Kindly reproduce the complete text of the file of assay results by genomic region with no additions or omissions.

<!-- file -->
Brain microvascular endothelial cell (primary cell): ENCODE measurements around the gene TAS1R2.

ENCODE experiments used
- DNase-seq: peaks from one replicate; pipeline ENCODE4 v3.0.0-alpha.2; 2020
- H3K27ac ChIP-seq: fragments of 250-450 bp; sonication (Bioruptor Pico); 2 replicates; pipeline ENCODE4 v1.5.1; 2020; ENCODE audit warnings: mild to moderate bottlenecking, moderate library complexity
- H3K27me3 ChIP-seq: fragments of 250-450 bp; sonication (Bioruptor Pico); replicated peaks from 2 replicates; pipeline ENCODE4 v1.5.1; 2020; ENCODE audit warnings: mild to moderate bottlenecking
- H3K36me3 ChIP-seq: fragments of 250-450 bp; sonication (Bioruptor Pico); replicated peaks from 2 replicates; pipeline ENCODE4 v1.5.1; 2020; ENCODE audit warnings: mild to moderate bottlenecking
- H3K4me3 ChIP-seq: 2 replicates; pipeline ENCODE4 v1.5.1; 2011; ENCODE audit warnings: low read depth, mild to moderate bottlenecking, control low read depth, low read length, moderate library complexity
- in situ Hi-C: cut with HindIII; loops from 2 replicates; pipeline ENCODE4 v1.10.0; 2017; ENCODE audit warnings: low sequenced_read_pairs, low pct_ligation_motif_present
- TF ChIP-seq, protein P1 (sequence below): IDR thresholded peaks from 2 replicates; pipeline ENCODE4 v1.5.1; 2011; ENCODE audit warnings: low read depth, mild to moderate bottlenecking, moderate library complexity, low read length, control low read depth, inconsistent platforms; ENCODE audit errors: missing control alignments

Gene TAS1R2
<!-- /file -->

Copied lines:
Brain microvascular endothelial cell (primary cell): ENCODE measurements around the gene TAS1R2.

ENCODE experiments used
- DNase-seq: peaks from one replicate; pipeline ENCODE4 v3.0.0-alpha.2; 2020
- H3K27ac ChIP-seq: fragments of 250-450 bp; sonication (Bioruptor Pico); 2 replicates; pipeline ENCODE4 v1.5.1; 2020; ENCODE audit warnings: mild to moderate bottlenecking, moderate library complexity
- H3K27me3 ChIP-seq: fragments of 250-450 bp; sonication (Bioruptor Pico); replicated peaks from 2 replicates; pipeline ENCODE4 v1.5.1; 2020; ENCODE audit warnings: mild to moderate bottlenecking
- H3K36me3 ChIP-seq: fragments of 250-450 bp; sonication (Bioruptor Pico); replicated peaks from 2 replicates; pipeline ENCODE4 v1.5.1; 2020; ENCODE audit warnings: mild to moderate bottlenecking
- H3K4me3 ChIP-seq: 2 replicates; pipeline ENCODE4 v1.5.1; 2011; ENCODE audit warnings: low read depth, mild to moderate bottlenecking, control low read depth, low read length, moderate library complexity
- in situ Hi-C: cut with HindIII; loops from 2 replicates; pipeline ENCODE4 v1.10.0; 2017; ENCODE audit warnings: low sequenced_read_pairs, low pct_ligation_motif_present
- TF ChIP-seq, protein P1 (sequence below): IDR thresholded peaks from 2 replicates; pipeline ENCODE4 v1.5.1; 2011; ENCODE audit warnings: low read depth, mild to moderate bottlenecking, moderate library complexity, low read length, control low read depth, inconsistent platforms; ENCODE audit errors: missing control alignments

Gene TAS1R2